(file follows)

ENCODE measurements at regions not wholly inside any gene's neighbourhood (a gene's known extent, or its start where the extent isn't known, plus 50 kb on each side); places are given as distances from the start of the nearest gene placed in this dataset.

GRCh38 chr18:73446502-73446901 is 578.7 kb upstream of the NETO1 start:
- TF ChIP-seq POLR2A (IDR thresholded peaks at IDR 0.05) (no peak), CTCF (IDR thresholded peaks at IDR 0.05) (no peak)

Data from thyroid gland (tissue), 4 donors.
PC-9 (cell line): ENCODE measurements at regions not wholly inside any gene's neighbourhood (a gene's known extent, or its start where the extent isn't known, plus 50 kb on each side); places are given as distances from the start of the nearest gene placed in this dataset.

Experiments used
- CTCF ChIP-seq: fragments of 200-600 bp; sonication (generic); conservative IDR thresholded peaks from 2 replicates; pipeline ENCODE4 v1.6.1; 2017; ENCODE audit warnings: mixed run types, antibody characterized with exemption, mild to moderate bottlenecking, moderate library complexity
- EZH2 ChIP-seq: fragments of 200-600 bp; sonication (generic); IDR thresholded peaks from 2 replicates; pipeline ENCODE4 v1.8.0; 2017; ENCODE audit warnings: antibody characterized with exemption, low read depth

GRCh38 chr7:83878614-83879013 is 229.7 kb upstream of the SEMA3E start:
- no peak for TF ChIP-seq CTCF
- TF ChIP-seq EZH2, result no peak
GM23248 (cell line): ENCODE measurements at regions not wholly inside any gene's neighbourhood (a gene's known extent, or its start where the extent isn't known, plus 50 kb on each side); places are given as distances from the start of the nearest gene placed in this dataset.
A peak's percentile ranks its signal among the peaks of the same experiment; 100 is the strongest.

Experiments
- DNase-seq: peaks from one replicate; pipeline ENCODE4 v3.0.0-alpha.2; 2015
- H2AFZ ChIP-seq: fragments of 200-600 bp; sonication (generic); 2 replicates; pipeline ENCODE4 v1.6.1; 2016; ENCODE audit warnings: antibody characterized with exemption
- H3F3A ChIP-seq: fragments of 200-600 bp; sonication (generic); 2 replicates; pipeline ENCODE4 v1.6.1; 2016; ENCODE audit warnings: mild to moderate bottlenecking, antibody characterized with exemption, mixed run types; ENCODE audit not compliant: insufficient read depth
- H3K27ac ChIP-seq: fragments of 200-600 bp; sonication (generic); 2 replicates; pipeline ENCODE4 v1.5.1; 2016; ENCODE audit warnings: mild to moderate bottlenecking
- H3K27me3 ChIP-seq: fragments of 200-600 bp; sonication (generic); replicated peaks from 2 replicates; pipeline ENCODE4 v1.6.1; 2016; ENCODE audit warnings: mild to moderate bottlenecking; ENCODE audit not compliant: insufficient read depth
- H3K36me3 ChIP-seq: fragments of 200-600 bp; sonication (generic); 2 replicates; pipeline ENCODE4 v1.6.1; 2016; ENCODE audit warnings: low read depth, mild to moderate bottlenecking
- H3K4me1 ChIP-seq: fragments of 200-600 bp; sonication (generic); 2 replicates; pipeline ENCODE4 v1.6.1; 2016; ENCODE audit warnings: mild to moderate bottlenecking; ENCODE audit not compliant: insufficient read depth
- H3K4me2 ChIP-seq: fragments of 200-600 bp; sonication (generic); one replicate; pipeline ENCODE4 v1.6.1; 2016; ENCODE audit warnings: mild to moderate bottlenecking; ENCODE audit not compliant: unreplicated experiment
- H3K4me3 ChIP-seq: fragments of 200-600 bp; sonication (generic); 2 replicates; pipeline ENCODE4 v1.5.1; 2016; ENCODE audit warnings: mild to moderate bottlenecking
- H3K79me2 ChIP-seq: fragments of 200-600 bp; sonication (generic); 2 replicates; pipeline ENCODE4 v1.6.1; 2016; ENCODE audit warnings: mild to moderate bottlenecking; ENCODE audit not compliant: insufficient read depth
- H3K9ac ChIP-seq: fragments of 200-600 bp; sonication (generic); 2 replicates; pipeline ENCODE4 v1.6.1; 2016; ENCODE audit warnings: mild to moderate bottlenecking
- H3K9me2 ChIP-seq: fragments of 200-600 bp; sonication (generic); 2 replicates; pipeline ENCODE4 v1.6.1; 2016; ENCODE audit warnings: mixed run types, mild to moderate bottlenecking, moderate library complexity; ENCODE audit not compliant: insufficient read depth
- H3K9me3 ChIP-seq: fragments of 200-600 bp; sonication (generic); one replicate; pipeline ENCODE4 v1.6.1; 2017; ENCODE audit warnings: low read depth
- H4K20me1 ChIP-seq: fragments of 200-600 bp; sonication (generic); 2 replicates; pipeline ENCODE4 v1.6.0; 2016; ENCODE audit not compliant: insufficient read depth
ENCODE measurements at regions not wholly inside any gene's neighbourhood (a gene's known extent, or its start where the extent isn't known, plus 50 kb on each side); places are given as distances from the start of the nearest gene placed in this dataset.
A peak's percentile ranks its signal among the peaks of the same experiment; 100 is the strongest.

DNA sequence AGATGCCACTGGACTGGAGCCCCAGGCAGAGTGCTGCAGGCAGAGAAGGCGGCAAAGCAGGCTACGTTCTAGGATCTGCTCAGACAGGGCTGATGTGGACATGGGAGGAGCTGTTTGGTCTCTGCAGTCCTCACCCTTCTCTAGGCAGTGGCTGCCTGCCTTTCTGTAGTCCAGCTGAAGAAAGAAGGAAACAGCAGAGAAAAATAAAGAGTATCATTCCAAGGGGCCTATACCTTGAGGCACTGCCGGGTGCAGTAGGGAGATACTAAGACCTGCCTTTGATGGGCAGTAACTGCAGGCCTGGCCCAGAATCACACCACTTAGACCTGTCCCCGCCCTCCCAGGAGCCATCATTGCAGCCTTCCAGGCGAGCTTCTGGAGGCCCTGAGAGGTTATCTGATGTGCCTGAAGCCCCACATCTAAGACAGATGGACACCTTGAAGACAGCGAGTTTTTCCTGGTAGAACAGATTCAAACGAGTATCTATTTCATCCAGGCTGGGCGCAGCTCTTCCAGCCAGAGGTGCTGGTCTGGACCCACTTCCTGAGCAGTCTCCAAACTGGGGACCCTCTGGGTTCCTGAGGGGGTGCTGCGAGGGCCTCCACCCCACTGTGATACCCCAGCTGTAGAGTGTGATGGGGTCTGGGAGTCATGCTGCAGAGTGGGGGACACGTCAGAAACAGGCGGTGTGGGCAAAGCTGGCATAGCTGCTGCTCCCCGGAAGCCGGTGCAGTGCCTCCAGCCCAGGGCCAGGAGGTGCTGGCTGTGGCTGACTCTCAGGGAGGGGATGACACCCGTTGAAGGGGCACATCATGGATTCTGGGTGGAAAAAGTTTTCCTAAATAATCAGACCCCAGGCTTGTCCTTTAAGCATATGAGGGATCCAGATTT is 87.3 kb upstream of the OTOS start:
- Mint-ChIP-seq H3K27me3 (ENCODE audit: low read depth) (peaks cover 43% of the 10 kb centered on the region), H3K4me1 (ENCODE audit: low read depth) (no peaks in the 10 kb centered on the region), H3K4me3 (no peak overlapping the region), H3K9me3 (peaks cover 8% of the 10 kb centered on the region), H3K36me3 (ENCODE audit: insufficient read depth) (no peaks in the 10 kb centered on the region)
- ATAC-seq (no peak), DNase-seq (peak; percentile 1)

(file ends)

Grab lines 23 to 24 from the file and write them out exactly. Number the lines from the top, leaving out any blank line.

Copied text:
- H3K4me3 ChIP-seq: fragments of 200-600 bp; sonication (generic); 2 replicates; pipeline ENCODE4 v1.5.1; 2016; ENCODE audit warnings: mild to moderate bottlenecking
- H3K79me2 ChIP-seq: fragments of 200-600 bp; sonication (generic); 2 replicates; pipeline ENCODE4 v1.6.1; 2016; ENCODE audit warnings: mild to moderate bottlenecking; ENCODE audit not compliant: insufficient read depth